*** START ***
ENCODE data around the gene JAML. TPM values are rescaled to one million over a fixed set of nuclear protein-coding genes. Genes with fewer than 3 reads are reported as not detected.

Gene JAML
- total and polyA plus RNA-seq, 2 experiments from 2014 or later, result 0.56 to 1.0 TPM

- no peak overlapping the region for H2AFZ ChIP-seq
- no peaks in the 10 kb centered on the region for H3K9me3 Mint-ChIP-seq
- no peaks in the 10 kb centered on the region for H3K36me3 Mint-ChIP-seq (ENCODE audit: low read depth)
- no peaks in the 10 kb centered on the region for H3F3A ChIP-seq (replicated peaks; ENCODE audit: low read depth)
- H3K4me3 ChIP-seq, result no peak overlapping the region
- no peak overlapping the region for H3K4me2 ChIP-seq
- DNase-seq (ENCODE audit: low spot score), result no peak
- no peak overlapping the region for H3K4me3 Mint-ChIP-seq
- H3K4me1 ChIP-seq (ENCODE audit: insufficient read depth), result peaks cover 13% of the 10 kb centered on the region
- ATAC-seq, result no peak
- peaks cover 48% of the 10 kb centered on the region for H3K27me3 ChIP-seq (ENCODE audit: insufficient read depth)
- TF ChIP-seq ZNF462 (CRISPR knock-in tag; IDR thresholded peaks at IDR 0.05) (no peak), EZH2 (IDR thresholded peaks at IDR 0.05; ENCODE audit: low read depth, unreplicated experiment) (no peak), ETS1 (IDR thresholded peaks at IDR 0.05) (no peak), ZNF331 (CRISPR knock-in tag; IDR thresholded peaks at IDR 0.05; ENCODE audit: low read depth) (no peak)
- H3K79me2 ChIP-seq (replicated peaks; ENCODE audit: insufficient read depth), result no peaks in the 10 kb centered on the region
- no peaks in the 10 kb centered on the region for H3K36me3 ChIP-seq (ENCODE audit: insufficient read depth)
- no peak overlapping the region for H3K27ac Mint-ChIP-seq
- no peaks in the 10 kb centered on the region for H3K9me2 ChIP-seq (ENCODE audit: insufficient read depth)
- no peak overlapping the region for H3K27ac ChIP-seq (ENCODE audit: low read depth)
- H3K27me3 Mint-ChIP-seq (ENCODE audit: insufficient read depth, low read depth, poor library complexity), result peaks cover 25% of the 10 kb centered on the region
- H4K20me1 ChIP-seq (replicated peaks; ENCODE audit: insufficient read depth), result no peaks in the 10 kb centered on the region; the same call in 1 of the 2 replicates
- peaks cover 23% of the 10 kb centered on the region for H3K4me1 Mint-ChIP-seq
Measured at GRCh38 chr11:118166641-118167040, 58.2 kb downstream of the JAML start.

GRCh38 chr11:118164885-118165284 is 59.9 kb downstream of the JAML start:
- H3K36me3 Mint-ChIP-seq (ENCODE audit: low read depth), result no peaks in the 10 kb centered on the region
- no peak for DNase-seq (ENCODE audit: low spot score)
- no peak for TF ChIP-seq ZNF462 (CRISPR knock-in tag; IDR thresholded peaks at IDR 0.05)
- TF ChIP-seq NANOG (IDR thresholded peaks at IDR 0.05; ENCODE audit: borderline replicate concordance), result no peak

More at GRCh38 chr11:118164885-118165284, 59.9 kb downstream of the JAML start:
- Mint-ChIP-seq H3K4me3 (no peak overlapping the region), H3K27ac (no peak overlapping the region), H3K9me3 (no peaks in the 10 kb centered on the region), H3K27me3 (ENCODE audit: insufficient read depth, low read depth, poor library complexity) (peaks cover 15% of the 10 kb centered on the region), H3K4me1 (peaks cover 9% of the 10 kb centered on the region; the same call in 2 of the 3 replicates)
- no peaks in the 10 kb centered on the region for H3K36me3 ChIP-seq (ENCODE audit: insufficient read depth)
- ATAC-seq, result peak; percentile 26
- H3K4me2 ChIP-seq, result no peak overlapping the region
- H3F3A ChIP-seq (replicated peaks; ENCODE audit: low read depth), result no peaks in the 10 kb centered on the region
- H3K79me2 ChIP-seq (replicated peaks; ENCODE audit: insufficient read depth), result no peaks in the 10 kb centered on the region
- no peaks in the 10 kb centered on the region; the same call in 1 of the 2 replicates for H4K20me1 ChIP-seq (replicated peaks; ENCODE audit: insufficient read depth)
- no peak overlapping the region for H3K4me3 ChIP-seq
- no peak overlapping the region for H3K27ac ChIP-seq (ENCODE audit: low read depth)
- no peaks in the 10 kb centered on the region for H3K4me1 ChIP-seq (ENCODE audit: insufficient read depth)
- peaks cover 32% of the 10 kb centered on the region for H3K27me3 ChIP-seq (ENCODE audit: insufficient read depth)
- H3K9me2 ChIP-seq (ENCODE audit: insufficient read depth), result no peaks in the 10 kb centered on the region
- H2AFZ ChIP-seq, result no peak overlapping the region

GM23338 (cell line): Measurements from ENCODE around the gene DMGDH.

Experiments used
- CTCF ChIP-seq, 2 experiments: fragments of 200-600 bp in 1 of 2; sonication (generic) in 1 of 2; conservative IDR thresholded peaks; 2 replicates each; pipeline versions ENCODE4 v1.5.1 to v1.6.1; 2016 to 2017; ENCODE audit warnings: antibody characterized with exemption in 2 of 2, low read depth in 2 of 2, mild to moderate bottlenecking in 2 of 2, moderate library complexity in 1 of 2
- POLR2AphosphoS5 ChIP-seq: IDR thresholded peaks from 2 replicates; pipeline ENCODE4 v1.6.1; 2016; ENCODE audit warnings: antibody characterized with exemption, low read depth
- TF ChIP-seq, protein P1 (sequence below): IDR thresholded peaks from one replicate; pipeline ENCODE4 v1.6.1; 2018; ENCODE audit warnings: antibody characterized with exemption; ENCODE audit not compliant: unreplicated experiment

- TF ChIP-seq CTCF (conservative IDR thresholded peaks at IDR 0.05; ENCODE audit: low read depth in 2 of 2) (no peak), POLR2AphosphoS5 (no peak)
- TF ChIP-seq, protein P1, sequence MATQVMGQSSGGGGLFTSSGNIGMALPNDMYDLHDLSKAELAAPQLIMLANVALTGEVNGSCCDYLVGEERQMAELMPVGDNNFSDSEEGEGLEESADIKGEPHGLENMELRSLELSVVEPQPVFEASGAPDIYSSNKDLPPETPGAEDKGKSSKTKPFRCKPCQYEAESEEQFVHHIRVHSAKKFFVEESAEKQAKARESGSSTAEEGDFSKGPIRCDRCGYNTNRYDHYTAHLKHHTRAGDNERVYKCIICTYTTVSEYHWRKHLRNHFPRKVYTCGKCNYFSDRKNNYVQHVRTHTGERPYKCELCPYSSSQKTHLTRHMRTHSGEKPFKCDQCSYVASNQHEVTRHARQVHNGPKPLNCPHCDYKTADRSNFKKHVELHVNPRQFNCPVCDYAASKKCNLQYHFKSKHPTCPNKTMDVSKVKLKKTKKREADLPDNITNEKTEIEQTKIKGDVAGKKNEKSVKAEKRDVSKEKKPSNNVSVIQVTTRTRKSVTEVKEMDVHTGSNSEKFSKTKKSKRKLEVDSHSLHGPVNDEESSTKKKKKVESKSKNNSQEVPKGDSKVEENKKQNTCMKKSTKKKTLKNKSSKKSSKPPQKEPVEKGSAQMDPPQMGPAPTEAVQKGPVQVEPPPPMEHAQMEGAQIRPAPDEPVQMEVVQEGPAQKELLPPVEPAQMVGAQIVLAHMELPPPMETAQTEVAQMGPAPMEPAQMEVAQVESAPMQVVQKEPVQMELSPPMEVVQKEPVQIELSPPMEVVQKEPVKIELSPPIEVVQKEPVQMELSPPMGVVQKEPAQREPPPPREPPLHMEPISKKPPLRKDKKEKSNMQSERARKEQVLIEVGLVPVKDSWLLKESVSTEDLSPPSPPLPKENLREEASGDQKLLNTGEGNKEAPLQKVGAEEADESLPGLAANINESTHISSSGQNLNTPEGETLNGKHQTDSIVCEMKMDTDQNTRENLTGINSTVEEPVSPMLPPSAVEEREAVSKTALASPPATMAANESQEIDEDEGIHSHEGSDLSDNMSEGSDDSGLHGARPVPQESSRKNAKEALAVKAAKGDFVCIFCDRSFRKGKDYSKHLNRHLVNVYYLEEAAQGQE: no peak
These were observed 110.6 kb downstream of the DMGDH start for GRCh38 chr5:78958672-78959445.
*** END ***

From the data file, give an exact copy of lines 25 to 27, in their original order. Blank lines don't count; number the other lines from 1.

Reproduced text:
GRCh38 chr11:118164885-118165284 is 59.9 kb downstream of the JAML start:
- H3K36me3 Mint-ChIP-seq (ENCODE audit: low read depth), result no peaks in the 10 kb centered on the region
- no peak for DNase-seq (ENCODE audit: low spot score)